A bunch of years ago I had a winter weekend booked in Quebec City*. Night had fallen by the time I drove past the stone walls and cannons that protected the old city when I directed my car up a steep road towards my hotel. A minute later I found myself driving into a throng of people (figuratively) who filled the avenue from sidewalk-to-sidewalk (literally) and they were all marching in my direction.
It was clear that either some event had just ended or something big was about to begin. I slowed my car to a crawl and rolled down my window. “Hey, what’s going on?” I asked the first person who looked my way.
“Grache d’ice!” he yelled with a smile.
Oh right, French. I caught someone else’s eye, “Hey man, what’s happening?”
And again I got the same response: “Grache d’ice!”
“Do you speak English?” I asked hopefully.
“Yes, I am speaking English,” he responded. “It’s Crashed Ice,” he repeated.
“Ohhh,” I thought to myself, trying to trick this same self into believing that I knew what any of this meant.
And that’s how I first heard of the death-defying Red Bull-sponsored extreme sport called Crashed Ice (I’m just going to assume that Crashed Ice is a copy-written name and that it should be capitalized, as opposed to, say, “hockey”). Unfortunately I had pulled into Quebec City on that night so long ago just in time to miss the final event and though on the following afternoon I gaped in horrified wonder at the imposing ice slide that snaked down the hill outside my hotel I didn’t get to see any actual races that weekend.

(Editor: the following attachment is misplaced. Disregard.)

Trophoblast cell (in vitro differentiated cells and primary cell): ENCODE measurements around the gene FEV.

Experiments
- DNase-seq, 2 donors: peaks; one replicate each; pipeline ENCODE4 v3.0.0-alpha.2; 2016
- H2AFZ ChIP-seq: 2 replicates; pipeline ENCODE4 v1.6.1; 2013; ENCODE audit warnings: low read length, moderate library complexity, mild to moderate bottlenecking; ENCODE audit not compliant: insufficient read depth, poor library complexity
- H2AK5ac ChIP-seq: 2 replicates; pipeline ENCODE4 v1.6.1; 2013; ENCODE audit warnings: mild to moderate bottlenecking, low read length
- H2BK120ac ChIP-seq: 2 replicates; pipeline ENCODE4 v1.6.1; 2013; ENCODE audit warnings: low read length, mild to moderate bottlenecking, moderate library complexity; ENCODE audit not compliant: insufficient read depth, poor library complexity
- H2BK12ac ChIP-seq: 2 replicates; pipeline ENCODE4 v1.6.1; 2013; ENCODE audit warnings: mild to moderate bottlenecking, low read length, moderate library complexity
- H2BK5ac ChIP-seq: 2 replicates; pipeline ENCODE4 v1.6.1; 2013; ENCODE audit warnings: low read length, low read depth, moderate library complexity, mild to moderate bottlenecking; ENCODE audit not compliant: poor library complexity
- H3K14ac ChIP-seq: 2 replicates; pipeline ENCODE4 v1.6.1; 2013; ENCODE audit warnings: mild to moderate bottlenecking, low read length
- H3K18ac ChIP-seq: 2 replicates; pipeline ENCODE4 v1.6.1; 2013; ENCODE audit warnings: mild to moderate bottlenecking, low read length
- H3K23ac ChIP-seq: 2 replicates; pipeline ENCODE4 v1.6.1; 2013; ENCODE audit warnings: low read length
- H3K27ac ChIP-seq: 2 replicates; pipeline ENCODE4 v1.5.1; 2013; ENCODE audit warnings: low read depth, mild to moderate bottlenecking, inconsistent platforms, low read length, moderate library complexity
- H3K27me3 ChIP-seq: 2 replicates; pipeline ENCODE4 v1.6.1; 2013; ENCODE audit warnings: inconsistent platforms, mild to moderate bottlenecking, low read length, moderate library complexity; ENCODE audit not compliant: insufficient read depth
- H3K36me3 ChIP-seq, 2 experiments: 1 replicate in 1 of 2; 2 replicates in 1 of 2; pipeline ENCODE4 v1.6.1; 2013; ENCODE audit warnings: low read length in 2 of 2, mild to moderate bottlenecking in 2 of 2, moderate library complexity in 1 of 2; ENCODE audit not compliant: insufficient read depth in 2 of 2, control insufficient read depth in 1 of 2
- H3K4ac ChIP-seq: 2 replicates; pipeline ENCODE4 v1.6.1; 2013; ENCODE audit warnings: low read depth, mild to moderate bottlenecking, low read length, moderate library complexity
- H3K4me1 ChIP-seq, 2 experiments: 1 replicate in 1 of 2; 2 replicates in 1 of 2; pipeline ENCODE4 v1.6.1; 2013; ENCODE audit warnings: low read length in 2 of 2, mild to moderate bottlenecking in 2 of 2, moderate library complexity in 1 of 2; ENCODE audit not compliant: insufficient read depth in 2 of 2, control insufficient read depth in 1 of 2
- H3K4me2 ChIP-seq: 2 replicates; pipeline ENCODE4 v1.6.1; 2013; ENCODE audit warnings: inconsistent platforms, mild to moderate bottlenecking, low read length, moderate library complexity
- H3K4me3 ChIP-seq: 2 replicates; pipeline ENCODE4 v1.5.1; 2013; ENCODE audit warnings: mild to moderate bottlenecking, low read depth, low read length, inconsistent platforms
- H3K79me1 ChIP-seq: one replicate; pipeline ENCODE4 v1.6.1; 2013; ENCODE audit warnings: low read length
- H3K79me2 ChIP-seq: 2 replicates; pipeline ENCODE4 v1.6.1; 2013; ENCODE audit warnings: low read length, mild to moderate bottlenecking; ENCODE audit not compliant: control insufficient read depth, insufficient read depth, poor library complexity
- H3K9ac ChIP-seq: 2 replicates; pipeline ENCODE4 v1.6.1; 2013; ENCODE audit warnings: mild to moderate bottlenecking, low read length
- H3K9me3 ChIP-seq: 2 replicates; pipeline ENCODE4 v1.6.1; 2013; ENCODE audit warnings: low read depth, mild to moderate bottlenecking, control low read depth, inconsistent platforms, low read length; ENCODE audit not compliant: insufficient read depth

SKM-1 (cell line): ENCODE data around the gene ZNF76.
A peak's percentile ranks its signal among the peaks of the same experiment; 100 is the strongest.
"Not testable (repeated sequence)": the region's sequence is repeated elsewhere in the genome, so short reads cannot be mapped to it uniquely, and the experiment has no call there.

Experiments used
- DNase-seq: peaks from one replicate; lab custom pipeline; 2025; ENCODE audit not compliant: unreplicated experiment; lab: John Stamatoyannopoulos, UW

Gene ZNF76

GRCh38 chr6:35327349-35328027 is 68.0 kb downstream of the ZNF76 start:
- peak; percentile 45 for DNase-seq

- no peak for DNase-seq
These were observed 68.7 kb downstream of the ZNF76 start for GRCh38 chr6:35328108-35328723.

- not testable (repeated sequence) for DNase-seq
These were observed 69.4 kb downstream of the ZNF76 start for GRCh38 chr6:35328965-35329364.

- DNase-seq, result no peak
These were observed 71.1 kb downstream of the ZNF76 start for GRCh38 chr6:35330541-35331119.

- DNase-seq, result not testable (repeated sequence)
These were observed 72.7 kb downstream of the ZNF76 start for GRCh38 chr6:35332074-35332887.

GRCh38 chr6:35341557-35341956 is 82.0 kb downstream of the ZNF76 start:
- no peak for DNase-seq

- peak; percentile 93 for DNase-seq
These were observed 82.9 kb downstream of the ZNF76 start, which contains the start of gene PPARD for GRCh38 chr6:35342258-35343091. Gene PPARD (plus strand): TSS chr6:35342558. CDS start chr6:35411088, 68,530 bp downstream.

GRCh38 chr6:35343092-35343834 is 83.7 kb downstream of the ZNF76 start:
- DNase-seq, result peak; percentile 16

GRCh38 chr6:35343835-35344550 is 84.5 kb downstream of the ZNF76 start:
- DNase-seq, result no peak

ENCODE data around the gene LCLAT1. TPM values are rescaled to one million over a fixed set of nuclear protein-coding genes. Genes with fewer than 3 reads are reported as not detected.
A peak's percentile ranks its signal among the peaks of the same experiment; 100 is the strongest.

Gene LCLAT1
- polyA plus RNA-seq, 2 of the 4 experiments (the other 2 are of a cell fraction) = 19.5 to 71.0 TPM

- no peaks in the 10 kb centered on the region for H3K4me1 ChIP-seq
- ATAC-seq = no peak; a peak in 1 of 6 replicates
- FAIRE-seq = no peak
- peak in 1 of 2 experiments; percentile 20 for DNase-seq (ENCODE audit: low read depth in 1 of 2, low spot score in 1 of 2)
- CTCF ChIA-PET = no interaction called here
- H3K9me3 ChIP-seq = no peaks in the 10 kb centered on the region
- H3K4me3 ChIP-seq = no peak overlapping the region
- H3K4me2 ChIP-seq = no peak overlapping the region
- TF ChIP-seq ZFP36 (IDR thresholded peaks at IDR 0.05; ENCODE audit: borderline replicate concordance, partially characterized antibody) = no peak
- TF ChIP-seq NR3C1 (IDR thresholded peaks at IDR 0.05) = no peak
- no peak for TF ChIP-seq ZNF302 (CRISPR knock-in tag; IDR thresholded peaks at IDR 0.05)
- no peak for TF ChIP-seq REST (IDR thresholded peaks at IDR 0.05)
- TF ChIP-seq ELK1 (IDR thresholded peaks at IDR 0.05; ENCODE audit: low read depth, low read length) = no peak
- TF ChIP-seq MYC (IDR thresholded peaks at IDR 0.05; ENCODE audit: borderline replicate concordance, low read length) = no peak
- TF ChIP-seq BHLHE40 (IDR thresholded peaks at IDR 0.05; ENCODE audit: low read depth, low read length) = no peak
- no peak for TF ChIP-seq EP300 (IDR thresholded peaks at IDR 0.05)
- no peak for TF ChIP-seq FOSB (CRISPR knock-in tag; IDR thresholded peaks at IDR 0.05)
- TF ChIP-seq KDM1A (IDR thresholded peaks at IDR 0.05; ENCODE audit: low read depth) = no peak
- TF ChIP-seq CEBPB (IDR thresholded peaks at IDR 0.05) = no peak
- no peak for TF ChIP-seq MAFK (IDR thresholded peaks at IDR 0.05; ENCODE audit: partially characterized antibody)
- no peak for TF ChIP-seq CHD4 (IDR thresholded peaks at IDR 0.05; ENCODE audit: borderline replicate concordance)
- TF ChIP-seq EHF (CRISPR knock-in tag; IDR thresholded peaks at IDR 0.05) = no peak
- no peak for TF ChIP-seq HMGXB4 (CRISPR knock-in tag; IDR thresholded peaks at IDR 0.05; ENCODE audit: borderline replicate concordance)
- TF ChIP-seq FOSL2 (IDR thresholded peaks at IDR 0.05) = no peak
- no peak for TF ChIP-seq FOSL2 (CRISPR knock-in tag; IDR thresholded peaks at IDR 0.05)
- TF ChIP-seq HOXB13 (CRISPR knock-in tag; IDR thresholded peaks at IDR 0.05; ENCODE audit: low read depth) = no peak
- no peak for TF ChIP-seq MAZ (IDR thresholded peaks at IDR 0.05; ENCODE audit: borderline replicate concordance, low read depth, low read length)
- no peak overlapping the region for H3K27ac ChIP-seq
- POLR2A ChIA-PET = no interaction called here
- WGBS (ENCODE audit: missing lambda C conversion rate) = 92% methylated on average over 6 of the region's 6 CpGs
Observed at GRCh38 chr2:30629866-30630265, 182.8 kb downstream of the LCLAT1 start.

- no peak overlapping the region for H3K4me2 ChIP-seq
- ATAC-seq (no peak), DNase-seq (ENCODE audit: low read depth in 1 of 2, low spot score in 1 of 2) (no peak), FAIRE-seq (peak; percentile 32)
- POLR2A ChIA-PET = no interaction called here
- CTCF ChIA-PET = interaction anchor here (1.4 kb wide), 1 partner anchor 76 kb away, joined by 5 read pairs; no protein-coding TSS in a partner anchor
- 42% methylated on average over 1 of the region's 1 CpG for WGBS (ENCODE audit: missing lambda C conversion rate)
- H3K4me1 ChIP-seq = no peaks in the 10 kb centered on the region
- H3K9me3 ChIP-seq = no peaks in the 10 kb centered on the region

But on March 4th, 2017 I did.
As part of Canada’s 150th birthday celebrations Red Bull sent their crew to Ottawa for the first time. They spent a month setting up a downhill ice-skating track on top of the Rideau Canal locks next to the Château Laurier hotel that was nothing short of an engineering wonder. Complete with jumps, bumps, twists, and turns, it looked like a frozen Coney Island roller coaster but instead of two metal rails running it’s length the iced track was painted into four positively suicidal skating lanes.
On the final day of the multi-day event I was working virtually across the street at the NAC which gave me a big head-start on parking. At the end of my workday I walked home, bundled myself and m’lady up in pretty much all the clothes we owned and, dressed as if prepared for a month-long arctic excursion we set out on the two-kilometre walk back downtown.
Unless one purchased VIP tickets that allowed for viewing Crashed Ice from a heated platform perched over the track (an option I did not opt for), the event was free (and cold and had very inadequate views). We took in a few races from somewhat afar, watching the skaters careen down the sloped obstacle course from top to bottom. Of course from such a distance the brave competitors were the size of tiny sliding, crashing, and careening ants, though highlights were available on the big screen.
After a half dozen heats (ironic name for such a race) we bellied up to the boards for a closer look, which afforded us short, fast bursts of close-up action upon an otherwise empty fifty feet of track. And while we lost the ability to watch the entire race from our closer vantage point (or even see who crossed the finish line first, if at all), it was still way more fun being close enough to hear the grunts and see the fear in the competitor’s eyes.
Though truthfully it was only good enough to keep us onsite for maybe an hour, tops. When we both had our fill of the ultra high-paced insanity that is Crashed Ice we just strolled across the street to the heated garage underneath the NAC and drove home in our warm, cozy car (with heated seats).
*The excursion was actually centred around an overnight stay in the Quebec ice hotel which was really, really fantastic. I should tell you about it sometime.